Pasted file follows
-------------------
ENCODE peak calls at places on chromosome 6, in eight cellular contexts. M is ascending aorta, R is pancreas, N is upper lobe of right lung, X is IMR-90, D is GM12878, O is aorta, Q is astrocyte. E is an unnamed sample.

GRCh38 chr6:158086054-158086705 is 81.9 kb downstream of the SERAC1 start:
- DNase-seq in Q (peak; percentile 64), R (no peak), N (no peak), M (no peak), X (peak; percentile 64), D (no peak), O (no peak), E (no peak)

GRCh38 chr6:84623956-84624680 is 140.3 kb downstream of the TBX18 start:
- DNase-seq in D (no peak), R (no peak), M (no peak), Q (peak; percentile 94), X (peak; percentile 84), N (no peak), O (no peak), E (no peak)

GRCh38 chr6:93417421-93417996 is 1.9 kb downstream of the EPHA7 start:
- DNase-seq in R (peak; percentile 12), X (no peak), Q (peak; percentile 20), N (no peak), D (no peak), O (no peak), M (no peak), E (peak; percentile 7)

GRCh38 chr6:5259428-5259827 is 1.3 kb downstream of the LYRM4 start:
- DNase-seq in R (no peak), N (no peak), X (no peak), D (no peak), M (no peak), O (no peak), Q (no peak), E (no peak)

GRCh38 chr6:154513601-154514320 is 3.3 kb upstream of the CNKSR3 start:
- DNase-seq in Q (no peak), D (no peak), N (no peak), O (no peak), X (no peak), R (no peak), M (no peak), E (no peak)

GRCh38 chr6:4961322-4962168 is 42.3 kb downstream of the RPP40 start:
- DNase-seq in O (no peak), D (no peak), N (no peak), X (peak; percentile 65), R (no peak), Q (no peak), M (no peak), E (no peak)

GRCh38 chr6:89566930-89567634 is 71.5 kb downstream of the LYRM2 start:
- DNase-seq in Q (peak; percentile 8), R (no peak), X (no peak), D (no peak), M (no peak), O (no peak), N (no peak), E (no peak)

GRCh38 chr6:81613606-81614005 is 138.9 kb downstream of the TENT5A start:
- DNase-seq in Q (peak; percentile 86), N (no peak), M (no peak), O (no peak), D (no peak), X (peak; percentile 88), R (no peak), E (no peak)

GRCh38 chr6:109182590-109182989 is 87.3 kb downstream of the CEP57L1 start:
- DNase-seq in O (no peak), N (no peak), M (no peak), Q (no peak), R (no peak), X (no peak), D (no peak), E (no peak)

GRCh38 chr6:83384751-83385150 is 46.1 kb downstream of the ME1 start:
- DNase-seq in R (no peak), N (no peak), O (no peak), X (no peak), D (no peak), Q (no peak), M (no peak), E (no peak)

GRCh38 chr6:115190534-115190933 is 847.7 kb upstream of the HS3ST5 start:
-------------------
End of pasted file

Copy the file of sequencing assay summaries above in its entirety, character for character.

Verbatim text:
ENCODE peak calls at places on chromosome 6, in eight cellular contexts. M is ascending aorta, R is pancreas, N is upper lobe of right lung, X is IMR-90, D is GM12878, O is aorta, Q is astrocyte. E is an unnamed sample.

GRCh38 chr6:158086054-158086705 is 81.9 kb downstream of the SERAC1 start:
- DNase-seq in Q (peak; percentile 64), R (no peak), N (no peak), M (no peak), X (peak; percentile 64), D (no peak), O (no peak), E (no peak)

GRCh38 chr6:84623956-84624680 is 140.3 kb downstream of the TBX18 start:
- DNase-seq in D (no peak), R (no peak), M (no peak), Q (peak; percentile 94), X (peak; percentile 84), N (no peak), O (no peak), E (no peak)

GRCh38 chr6:93417421-93417996 is 1.9 kb downstream of the EPHA7 start:
- DNase-seq in R (peak; percentile 12), X (no peak), Q (peak; percentile 20), N (no peak), D (no peak), O (no peak), M (no peak), E (peak; percentile 7)

GRCh38 chr6:5259428-5259827 is 1.3 kb downstream of the LYRM4 start:
- DNase-seq in R (no peak), N (no peak), X (no peak), D (no peak), M (no peak), O (no peak), Q (no peak), E (no peak)

GRCh38 chr6:154513601-154514320 is 3.3 kb upstream of the CNKSR3 start:
- DNase-seq in Q (no peak), D (no peak), N (no peak), O (no peak), X (no peak), R (no peak), M (no peak), E (no peak)

GRCh38 chr6:4961322-4962168 is 42.3 kb downstream of the RPP40 start:
- DNase-seq in O (no peak), D (no peak), N (no peak), X (peak; percentile 65), R (no peak), Q (no peak), M (no peak), E (no peak)

GRCh38 chr6:89566930-89567634 is 71.5 kb downstream of the LYRM2 start:
- DNase-seq in Q (peak; percentile 8), R (no peak), X (no peak), D (no peak), M (no peak), O (no peak), N (no peak), E (no peak)

GRCh38 chr6:81613606-81614005 is 138.9 kb downstream of the TENT5A start:
- DNase-seq in Q (peak; percentile 86), N (no peak), M (no peak), O (no peak), D (no peak), X (peak; percentile 88), R (no peak), E (no peak)

GRCh38 chr6:109182590-109182989 is 87.3 kb downstream of the CEP57L1 start:
- DNase-seq in O (no peak), N (no peak), M (no peak), Q (no peak), R (no peak), X (no peak), D (no peak), E (no peak)

GRCh38 chr6:83384751-83385150 is 46.1 kb downstream of the ME1 start:
- DNase-seq in R (no peak), N (no peak), O (no peak), X (no peak), D (no peak), Q (no peak), M (no peak), E (no peak)

GRCh38 chr6:115190534-115190933 is 847.7 kb upstream of the HS3ST5 start: